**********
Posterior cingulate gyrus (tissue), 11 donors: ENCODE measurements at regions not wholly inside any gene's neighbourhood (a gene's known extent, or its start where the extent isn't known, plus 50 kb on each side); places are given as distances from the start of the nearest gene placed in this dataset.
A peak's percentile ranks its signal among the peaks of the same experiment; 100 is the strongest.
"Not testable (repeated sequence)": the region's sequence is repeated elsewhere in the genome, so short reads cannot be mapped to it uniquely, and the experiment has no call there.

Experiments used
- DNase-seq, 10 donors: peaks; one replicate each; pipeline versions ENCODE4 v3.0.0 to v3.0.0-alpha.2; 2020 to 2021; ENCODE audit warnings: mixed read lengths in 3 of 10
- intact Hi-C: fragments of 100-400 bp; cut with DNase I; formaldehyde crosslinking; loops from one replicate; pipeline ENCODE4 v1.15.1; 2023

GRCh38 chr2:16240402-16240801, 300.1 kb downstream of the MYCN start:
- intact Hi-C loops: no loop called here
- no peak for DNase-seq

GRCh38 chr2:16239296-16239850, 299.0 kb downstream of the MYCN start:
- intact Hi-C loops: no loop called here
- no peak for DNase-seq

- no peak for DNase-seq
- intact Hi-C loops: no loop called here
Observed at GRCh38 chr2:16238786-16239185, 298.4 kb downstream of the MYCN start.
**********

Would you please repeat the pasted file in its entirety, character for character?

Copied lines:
Posterior cingulate gyrus (tissue), 11 donors: ENCODE measurements at regions not wholly inside any gene's neighbourhood (a gene's known extent, or its start where the extent isn't known, plus 50 kb on each side); places are given as distances from the start of the nearest gene placed in this dataset.
A peak's percentile ranks its signal among the peaks of the same experiment; 100 is the strongest.
"Not testable (repeated sequence)": the region's sequence is repeated elsewhere in the genome, so short reads cannot be mapped to it uniquely, and the experiment has no call there.

Experiments used
- DNase-seq, 10 donors: peaks; one replicate each; pipeline versions ENCODE4 v3.0.0 to v3.0.0-alpha.2; 2020 to 2021; ENCODE audit warnings: mixed read lengths in 3 of 10
- intact Hi-C: fragments of 100-400 bp; cut with DNase I; formaldehyde crosslinking; loops from one replicate; pipeline ENCODE4 v1.15.1; 2023

GRCh38 chr2:16240402-16240801, 300.1 kb downstream of the MYCN start:
- intact Hi-C loops: no loop called here
- no peak for DNase-seq

GRCh38 chr2:16239296-16239850, 299.0 kb downstream of the MYCN start:
- intact Hi-C loops: no loop called here
- no peak for DNase-seq

- no peak for DNase-seq
- intact Hi-C loops: no loop called here
Observed at GRCh38 chr2:16238786-16239185, 298.4 kb downstream of the MYCN start.